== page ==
Joan Van Ark was always commenting on how she wished Val was more proactive in her life. I'm not sure she would have approved of Val as Homewrecker, but written the right way (Frank already feeling disconnected from Pat, maybe resentful of having to go into witness protection) it would have been something new and exciting for her to play. Frank/Val would probably be the shorter-lived of the two affairs, but I think Pat/Gary would have had more 'legs' as a longer storyline since Lynne Moody and Ted Shackelford both have so much onscreen charisma.
Karen and Mack definitely wouldn't have been alright with Val and Frank hooking up. Karen had gotten fairly close to Pat during there time in the cul-de-sac, and in a way she had somewhat filled the void left by Val always being tied up with Jill trying to kill her or her complicated romance with Danny. Karen is infamous for trying to "fix" everything, and yes she would definitely have tried to fix whatever rift there was between Frank and Pat. She would have been disappointed and angry at Val, and there would have been a lot of "talks" that would have occurred to try and iron out the conflict.

I'm not entirely sure that Joan Van Ark would have been alright with Val being branded a homewrecker. Of course, it would have added layers to her character, but I don't know if it would have added the layers she necessarily wanted. She might have even thought that branding Val a homewrecker would have written into a place from where the audience may not been able to forgive her. Personally, I wouldn't have liked it had Val been a homewrecker. It doesn't really "fit" her.
 

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Especially since she was already the most famous "wronged woman" in the cul-de-sac, having had two husbands cheat on her. Having been through this with Abby and with Cathy, you'd think Val would be the last woman to fall into an adulterous affair---which is what makes it all the more attractive to me. But seeing her try to justify her actions to Karen and tell her she just didn't understand---it would be more than a little like the way she reacted when everyone tried to talk her out of marrying Danny. She would just dig in her heels and ignore all the well-meaning advice. She even went as far as announcing that she "loved Danny more than she ever loved any other man" in her defiance of Karen and Aunt Ginny's attempts to talk some sense to her. Val would likely try to convince everyone that she and Frank were "deeply in love" even as he was regretful and trying to undo the damage and win his wife back. Val never did anything half-way.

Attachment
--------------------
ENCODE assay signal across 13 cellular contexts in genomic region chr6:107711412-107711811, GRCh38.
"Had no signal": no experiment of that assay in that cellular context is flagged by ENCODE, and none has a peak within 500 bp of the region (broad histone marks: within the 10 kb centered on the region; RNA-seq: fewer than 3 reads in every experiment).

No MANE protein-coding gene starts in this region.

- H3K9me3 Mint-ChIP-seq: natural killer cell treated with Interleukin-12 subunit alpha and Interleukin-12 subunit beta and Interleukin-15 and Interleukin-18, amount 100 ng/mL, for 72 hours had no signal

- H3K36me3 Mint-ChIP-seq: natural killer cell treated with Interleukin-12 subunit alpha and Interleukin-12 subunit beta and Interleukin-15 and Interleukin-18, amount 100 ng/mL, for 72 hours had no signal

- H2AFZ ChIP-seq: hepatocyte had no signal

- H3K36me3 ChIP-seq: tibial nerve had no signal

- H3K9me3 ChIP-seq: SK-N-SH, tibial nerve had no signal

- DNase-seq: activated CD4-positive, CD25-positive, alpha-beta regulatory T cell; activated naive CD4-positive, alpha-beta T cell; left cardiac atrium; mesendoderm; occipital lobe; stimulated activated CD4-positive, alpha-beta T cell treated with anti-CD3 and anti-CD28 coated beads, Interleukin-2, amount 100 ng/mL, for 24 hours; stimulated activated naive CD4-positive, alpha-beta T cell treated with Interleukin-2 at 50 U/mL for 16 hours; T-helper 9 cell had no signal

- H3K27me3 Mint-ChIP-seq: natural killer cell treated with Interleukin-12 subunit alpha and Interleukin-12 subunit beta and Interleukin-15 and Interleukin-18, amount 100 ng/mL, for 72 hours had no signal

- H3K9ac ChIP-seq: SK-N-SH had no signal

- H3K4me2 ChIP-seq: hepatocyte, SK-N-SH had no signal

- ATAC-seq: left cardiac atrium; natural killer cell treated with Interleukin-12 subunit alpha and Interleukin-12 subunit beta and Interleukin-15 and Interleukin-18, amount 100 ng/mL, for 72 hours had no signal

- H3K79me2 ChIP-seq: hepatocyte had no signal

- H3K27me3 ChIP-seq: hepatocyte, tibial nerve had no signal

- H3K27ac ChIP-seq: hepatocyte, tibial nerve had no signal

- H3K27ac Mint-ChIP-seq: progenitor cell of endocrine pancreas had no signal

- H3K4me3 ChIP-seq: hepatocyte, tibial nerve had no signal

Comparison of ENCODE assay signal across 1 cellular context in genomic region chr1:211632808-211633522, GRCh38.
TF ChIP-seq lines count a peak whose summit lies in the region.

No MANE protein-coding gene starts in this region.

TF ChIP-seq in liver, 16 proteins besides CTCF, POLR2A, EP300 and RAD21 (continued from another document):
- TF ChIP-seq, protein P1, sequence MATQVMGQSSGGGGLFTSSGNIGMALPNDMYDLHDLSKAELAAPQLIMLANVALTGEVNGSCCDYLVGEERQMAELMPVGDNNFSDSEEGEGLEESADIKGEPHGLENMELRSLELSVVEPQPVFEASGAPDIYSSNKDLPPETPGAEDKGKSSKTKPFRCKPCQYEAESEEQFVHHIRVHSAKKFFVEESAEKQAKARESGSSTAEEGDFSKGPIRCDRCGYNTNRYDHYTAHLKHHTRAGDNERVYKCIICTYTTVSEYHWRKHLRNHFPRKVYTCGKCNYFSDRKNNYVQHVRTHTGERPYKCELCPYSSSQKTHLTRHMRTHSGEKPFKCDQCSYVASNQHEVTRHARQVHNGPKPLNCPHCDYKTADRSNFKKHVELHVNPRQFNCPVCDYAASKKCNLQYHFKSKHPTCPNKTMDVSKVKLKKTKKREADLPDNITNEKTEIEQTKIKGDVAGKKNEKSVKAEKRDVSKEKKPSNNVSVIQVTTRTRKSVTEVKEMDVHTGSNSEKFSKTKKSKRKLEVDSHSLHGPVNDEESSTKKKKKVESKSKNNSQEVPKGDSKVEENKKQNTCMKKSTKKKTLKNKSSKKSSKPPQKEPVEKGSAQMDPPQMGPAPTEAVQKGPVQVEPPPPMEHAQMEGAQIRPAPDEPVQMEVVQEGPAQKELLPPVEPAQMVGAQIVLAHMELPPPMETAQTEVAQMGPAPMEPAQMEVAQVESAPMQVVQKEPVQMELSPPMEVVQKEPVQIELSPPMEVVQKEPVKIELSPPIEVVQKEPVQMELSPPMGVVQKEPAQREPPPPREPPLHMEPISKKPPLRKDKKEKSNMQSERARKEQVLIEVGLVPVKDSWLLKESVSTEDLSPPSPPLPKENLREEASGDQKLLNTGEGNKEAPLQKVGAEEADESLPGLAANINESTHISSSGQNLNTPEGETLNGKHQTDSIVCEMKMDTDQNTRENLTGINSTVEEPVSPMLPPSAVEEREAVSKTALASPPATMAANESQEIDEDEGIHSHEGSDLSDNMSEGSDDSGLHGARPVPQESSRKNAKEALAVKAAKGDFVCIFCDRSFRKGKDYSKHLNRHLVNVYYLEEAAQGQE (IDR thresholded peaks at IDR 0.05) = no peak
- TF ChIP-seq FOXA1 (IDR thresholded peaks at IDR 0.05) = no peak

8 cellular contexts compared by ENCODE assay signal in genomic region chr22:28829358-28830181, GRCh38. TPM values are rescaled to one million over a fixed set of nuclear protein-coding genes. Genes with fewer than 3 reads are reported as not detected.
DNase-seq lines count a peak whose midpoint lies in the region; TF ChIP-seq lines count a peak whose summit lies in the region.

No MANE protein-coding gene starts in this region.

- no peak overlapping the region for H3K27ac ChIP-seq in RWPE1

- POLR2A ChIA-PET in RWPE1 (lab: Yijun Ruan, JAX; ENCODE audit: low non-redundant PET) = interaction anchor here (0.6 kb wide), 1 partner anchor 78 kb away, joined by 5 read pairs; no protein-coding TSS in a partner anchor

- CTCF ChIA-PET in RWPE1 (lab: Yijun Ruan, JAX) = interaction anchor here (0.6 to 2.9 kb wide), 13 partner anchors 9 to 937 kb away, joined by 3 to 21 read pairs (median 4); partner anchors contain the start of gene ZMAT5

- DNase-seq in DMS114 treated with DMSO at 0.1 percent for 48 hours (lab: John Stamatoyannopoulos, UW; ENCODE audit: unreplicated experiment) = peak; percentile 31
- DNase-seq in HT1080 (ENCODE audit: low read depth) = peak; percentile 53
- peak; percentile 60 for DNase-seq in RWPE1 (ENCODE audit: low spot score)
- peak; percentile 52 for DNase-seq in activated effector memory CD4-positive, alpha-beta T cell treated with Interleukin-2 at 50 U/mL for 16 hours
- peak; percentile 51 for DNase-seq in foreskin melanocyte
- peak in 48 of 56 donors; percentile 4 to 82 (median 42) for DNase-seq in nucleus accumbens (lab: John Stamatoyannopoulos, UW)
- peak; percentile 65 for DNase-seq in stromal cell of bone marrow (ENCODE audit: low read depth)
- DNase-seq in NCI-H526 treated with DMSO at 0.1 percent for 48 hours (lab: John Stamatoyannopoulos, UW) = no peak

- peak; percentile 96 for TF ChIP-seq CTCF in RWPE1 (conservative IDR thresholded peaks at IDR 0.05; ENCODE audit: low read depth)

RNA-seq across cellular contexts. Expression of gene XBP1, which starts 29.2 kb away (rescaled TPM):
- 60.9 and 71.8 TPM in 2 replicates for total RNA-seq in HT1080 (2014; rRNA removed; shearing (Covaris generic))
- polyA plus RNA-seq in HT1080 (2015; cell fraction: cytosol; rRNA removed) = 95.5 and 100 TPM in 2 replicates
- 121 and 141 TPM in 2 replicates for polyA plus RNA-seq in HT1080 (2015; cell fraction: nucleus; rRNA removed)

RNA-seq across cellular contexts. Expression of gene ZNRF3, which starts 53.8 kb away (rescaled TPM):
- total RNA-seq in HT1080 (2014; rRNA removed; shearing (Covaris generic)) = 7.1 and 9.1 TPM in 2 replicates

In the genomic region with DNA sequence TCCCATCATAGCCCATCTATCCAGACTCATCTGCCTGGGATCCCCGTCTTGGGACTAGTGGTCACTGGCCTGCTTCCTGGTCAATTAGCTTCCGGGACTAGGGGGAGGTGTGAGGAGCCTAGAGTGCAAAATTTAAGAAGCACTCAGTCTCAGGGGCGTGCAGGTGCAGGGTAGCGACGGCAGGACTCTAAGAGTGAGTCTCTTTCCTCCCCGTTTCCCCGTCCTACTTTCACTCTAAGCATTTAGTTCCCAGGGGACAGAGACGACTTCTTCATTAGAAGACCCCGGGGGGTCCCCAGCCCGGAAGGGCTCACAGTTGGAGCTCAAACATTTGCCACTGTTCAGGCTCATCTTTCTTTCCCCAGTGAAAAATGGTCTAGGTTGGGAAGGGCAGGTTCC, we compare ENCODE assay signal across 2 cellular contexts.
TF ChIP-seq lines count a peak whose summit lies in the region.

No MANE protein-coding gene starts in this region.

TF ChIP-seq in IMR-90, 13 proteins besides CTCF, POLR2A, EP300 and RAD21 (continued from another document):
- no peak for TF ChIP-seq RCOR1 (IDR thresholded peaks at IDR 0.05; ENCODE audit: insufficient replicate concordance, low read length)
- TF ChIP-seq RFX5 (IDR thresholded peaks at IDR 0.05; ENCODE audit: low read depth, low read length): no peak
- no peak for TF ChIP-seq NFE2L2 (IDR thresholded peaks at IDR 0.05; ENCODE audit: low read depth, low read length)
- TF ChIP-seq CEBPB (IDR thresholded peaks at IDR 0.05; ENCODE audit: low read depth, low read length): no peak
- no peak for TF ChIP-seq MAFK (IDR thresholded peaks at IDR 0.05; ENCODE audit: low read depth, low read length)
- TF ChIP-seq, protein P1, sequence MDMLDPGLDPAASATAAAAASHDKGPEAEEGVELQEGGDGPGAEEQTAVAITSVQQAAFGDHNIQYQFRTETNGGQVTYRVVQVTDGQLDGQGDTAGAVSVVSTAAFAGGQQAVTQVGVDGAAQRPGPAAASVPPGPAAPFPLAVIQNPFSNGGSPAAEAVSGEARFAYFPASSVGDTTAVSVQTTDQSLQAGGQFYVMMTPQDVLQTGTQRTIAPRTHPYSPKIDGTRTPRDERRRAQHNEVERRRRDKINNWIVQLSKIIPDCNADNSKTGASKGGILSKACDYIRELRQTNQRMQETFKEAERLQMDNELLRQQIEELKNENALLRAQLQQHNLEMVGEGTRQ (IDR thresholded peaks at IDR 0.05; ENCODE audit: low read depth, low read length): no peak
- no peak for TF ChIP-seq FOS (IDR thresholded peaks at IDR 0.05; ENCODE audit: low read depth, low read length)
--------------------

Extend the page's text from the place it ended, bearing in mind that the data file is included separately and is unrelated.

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Especially since she was already the most famous "wronged woman" in the cul-de-sac, having had two husbands cheat on her. Having been through this with Abby and with Cathy, you'd think Val would be the last woman to fall into an adulterous affair---which is what makes it all the more attractive to me. But seeing her try to justify her actions to Karen and tell her she just didn't understand---it would be more than a little like the way she reacted when everyone tried to talk her out of marrying Danny. She would just dig in her heels and ignore all the well-meaning advice. She even went as far as announcing that she "loved Danny more than she ever loved any other man" in her defiance of Karen and Aunt Ginny's attempts to talk some sense to her. Val would likely try to convince everyone that she and Frank were "deeply in love" even as he was regretful and trying to undo the damage and win his wife back. Val never did anything half-way.